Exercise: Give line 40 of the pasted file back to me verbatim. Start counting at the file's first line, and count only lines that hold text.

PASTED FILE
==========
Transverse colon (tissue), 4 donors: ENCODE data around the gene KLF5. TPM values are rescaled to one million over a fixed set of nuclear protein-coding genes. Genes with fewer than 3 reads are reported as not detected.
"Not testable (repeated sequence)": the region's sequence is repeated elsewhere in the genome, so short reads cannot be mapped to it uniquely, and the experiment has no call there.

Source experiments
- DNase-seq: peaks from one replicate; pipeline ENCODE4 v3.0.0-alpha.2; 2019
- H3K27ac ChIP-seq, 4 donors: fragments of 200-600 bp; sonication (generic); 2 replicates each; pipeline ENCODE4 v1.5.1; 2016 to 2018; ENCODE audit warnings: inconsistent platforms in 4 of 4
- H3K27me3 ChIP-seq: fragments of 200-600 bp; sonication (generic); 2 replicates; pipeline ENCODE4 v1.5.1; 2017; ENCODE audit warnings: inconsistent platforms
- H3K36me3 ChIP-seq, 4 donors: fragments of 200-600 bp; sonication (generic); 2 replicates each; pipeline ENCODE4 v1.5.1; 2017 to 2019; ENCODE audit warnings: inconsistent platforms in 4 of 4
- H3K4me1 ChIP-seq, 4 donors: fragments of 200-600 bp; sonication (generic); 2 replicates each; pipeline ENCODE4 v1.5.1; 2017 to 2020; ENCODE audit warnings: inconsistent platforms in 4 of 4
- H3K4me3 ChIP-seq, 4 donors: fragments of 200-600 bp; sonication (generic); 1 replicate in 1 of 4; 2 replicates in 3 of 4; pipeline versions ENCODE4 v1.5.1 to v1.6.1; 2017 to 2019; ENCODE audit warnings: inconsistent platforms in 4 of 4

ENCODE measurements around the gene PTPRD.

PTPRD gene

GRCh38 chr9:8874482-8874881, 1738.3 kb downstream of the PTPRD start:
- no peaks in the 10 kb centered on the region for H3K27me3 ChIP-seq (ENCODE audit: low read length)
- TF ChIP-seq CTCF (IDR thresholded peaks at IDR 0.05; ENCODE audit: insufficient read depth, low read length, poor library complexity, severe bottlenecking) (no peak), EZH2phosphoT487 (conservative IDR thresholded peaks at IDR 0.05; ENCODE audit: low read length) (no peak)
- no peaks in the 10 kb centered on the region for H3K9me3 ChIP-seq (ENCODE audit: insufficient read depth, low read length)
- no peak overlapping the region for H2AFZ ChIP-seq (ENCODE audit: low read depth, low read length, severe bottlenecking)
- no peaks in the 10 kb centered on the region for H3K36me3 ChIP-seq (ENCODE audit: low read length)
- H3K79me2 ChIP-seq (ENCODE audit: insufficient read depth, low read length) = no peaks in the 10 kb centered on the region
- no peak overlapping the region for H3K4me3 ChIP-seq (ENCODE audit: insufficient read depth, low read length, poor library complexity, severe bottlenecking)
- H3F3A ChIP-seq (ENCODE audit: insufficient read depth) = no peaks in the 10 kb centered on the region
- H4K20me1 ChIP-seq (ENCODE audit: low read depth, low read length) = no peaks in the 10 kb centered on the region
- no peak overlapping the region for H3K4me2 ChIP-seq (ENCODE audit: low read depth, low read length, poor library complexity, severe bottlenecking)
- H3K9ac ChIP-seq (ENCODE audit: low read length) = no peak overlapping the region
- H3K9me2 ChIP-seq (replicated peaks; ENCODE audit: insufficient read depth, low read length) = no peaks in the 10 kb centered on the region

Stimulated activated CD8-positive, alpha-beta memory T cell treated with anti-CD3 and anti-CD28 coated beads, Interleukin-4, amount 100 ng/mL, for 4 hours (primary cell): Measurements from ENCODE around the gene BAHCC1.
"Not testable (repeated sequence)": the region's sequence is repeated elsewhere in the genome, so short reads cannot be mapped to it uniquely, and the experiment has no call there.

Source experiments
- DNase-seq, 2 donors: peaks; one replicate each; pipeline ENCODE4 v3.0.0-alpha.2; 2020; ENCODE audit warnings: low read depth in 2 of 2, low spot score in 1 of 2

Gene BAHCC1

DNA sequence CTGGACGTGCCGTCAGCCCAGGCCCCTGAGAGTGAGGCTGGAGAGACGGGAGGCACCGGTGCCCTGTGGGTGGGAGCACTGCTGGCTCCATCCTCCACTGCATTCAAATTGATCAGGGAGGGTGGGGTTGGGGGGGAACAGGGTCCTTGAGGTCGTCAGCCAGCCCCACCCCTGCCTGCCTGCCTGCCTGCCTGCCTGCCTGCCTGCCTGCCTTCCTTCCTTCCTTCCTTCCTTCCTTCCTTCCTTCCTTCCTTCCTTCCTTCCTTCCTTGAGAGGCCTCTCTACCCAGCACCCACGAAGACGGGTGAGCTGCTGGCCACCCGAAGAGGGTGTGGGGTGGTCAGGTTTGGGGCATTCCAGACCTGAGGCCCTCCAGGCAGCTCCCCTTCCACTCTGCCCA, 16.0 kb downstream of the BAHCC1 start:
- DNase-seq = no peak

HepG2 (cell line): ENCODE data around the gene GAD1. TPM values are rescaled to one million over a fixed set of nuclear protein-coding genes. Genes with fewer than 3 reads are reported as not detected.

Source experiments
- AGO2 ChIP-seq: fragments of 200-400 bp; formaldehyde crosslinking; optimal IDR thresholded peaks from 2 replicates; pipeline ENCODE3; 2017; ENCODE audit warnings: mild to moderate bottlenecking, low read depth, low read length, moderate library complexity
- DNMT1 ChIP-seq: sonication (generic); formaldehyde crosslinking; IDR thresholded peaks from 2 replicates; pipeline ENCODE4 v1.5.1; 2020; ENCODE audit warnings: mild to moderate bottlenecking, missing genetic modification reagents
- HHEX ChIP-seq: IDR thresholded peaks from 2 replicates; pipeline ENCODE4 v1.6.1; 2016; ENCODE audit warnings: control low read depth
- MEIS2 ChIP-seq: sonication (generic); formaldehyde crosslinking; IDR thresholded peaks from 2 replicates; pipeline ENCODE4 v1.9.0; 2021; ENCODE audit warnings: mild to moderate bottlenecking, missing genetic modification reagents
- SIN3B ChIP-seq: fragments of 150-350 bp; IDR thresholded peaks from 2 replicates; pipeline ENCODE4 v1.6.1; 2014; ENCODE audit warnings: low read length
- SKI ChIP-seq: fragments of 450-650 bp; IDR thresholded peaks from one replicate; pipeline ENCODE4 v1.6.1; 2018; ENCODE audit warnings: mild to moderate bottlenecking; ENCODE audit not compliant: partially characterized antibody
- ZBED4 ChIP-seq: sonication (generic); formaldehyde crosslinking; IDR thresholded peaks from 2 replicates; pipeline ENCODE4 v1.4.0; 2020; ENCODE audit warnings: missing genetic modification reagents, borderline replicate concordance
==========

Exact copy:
- ZBED4 ChIP-seq: sonication (generic); formaldehyde crosslinking; IDR thresholded peaks from 2 replicates; pipeline ENCODE4 v1.4.0; 2020; ENCODE audit warnings: missing genetic modification reagents, borderline replicate concordance